What you see here is a cup of “Turbo” and the Dark Chocolate Crepe (filled with mascapone cheese, fresh strawberries & dark chocolate truffle ganache. Served with more strawberries, fresh cream & chocolate drizzle) from Cafe Chocolate in Lititz. I only wish I had more than my poor quality camera phone to capture it.

WHAT AN EXPERIENCE. If church were like this place, well, we’d all go a lot more, and be heavier. Heavier, but probably happier too. Jolly. We’d be jolly.

Their signature beverage is the Turbo. Made with West African %60 chocolate cocoa, frothed with organic milk, and infused with a shot of smooth Espresso. Image a rich, creamy, chocolaty goodness that sort of shoots you into euphoria, on a Japanese magnet propelled train.
Pleasurable? Yes. Think of your best worship experience with God…and then add fudge.
Okay, don’t do that. I think I went over the line there, plus, it’s like comparing apples with oranges, or chocolate bars with communion wafers.

It’s the kind of drink that can make you cry or sing (or in my case, both). Since God made chocolate, it was eventually a worship moment for me.
And thank goodness for smelling salts!

Lititz, Pa is also the home of Wilbur Chocolate, a very superior confectioner, and the now famous yearly Chocolate Walk. With Hershey Chocolate close by, this whole area of Lancaster County is sort of a Mecca for chocolate lovers. Also Sturgis pretzels is there in Lititz; and they boast America’s first commercial pretzel. You can make your own pretzel on their tour, and eat in fresh out of the oven.

Oh happy day! 🙂

HAVE YOU BEEN TO LITITZ?
What is your favorite chocolate goodie?

Whacky Wednesday. Groovy Girls of Faith: OTHER Stuff Christians Like

Hi. Welcome.
If you’re here to get your Wednesday funny fix, because Jon Acuff is serious on Wednesdays, thank you for stopping by. Everybody else, I think you’re pretty great too.

hint. I’m now plugging shame-free for this entire paragraph. If you click the Alluring Button (on the top left) you won’t miss anything funny on Wednesday–when you need it most. No funny from Jon on Wednesdays threw me into early onset seasonal depression this year. You too? I feel your pain. So, these Wednesday posts are really just my way to survive. Enjoy.

EXHIBIT A: The Faith Tones.
Bad girls of 1960s Christian Music. Y or N? You decide.

Singing hairdressers for Jesus?

10 Things I LOVE about this album cover:

1. Big 60s hair. The higher the groovier, baby!

2. Healthy (I guess) round faces, like the Campbell’s Soup Kids.

3. Prophetic sense of bowling shirt fashion (as seen below with Lavern and Shirley). (Also could be hairdressing attire. Your guess?).

Lavern and Shirley, behind the times in fashion, compared with the Faith Tones

4. Subtle use of colorful, patterned or floral fashion, 60s hip blouses (under the matching uniform shirt) that says to the cool kids, “We know how to have fun…the way Jesus wants us to.”

5. Good vintage example of how you could be a Christian singer and still have crooked or subpar teeth. (Seriously. I defy you to spot a Christian album cover with an unattractive or crooked-toothed girl on it now, or for the last 20 years.)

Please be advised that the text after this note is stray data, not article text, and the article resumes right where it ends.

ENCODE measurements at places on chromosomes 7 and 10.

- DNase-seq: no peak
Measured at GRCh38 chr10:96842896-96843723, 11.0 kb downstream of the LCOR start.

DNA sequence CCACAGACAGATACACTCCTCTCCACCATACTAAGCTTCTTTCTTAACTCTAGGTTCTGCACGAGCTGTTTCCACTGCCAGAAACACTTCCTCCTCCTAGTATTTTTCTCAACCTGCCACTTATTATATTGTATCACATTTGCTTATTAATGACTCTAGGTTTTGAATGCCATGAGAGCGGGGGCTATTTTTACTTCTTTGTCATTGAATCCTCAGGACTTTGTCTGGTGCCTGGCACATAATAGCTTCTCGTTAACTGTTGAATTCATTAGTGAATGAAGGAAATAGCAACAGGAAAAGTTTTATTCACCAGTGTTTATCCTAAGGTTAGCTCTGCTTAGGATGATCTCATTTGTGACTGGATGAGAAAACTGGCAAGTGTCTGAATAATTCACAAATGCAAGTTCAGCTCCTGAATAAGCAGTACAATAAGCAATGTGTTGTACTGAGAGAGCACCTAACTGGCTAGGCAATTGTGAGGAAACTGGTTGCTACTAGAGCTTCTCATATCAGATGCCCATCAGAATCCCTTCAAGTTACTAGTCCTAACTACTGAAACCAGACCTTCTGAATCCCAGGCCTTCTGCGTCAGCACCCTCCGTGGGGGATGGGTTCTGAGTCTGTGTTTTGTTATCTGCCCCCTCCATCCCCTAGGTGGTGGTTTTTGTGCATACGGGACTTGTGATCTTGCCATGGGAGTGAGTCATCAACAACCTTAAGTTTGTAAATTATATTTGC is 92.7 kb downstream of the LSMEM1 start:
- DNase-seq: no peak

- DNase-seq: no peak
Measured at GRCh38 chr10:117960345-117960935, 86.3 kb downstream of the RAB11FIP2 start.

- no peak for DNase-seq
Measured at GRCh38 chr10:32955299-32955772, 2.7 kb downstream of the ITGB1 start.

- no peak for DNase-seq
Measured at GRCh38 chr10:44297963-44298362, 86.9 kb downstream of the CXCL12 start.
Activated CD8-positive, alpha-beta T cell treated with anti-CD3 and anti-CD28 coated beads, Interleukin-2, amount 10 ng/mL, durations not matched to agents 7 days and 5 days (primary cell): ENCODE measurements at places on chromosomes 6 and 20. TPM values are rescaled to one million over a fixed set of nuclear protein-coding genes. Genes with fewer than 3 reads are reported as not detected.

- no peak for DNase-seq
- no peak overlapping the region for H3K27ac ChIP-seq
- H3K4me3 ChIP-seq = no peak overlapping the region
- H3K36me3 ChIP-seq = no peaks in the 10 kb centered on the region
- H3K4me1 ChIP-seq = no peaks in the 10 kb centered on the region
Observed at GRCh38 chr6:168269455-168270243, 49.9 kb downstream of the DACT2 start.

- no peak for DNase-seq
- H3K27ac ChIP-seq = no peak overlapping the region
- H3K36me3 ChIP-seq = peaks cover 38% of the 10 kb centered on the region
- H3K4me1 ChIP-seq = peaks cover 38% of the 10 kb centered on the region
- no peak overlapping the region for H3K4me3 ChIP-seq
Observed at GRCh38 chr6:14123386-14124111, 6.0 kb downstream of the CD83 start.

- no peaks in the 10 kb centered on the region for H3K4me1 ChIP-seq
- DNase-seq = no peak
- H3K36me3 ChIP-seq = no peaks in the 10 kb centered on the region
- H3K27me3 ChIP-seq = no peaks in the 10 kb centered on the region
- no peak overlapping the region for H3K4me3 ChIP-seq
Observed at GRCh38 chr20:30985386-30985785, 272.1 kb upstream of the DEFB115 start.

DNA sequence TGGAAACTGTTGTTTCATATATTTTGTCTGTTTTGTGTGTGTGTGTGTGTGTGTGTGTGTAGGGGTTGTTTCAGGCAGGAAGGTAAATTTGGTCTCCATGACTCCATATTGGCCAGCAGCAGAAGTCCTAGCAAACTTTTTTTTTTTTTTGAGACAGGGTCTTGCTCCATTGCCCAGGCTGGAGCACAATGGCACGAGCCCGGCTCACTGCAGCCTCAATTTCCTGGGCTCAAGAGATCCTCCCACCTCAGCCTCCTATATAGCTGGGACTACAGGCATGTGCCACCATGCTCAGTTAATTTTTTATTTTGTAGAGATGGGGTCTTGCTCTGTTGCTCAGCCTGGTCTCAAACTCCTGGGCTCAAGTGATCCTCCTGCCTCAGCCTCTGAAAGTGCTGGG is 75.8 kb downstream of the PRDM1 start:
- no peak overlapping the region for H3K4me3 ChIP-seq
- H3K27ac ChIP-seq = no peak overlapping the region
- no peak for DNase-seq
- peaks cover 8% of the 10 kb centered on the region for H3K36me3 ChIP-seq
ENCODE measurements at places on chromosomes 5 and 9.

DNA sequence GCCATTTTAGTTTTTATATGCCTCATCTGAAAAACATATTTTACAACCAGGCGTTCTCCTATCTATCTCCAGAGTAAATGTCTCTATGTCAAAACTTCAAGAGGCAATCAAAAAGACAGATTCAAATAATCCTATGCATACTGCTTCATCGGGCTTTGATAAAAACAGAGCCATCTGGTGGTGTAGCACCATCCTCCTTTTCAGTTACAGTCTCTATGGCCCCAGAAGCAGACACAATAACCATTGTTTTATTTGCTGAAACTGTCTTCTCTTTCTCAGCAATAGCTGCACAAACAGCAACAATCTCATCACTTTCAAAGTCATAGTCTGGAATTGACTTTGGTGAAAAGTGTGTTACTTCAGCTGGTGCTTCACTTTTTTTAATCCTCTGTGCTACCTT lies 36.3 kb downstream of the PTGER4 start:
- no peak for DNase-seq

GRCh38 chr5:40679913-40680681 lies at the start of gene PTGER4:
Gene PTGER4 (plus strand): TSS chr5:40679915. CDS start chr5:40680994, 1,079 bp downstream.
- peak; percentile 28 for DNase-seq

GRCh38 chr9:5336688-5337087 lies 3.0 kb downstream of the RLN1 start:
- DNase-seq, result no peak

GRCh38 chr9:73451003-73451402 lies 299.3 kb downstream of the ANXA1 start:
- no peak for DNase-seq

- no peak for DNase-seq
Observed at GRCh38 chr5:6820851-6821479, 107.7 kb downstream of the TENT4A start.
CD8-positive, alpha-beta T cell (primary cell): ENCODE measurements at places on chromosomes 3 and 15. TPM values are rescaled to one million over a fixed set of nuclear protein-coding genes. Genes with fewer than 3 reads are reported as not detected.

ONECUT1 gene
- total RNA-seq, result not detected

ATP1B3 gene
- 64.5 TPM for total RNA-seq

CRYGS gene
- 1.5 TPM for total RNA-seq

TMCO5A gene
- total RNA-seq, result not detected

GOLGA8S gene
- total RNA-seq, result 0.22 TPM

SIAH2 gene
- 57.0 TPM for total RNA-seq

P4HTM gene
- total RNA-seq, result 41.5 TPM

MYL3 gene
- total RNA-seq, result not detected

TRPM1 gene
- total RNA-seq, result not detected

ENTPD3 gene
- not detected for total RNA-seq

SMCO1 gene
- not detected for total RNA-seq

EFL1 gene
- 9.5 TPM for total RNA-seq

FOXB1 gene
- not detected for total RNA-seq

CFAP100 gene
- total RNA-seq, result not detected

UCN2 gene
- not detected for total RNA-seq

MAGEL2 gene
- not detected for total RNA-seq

6. Almost daring use of the album title, “Jesus Use Me,” and maybe just a hint of double entendré to spice it up for the Christian male audience. The 1960s were a time of sexual experimentation. Not so much in the Christian sphere, but a “clever” or edgy title couldn’t hurt sales. (Remember Stryper, “To Hell with the Devil”?) What do you think, was it purposeful, or just piety shinning through?

7. Girls use high tech (for the time) Stereo enhancement for our listening pleasure. Rock it, out, ladies.

8. The middle girl looks like she knows how to party. Whoot.

9. A vintage reminder that Aqua Net (not flower children) is what held the 1960s together.

BEEHIVE IT, BABY!

10. This shows us that 50 years ago, much like today, music ministry tries too hard, but–sometimes–in a lovable sort of way.

Do you dig this photo?
ANYBODY have audio sample of the faith tones? Please, please, hook me up!
I’d like to hear them.
Golly, I sense some boss three-part harmony a-comin’!

Praying the “Daily Office”?

The Manuscript Room:  Book of Hours

Image by peterjr1961 via Flickr

Marine of the Korean War in prayer

The Anglican (Protestant) tradition uses the ancient Christian spiritual practice of praying the daily office. The daily office (aka Conical hours, divine hours, Liturgy of the Hours, or fixed hours of prayer) are fixed times of prayer set throughout the day. Millions of Christians the world over are in prayer at these times, and this routine allows space for communion with God, and the potential for continual spirit of God-awareness in regular life.

It encourages followers of Christ to accomplish that which the Apostle Paul admonished, to “pray without ceasing.”

Here are the “divine hours”:

The daily offices of prayer

 

This practice is particularly powerful when done in community. A retreat, or trip with others could include the teaching and experience of the daily office. And, one does not need a priest or clergy to “do it right”. If a group is devoted to celebrating the offices, all that is needed is the cooperation of others to commitment to it in heart and mind; and reverence and regularity.

To learn more, I offer these good resources:

Basic Helpful and  Informative article.

Daily Office, which one can follow online.

Praying the Daily Office I:  (Anglo-Catholic Style Daily Office) Traditional Anglo-Catholic Offices in the American PDF

 

Book of Common Prayer (England, 1559)

Praying the Office II. (Quick Reference Guide To the Prayer Book Offices)

 

Have you ever prayed the offices/divine hours? Would you consider praying the ones that wouldn’t interfere with your sleep?

To be continued…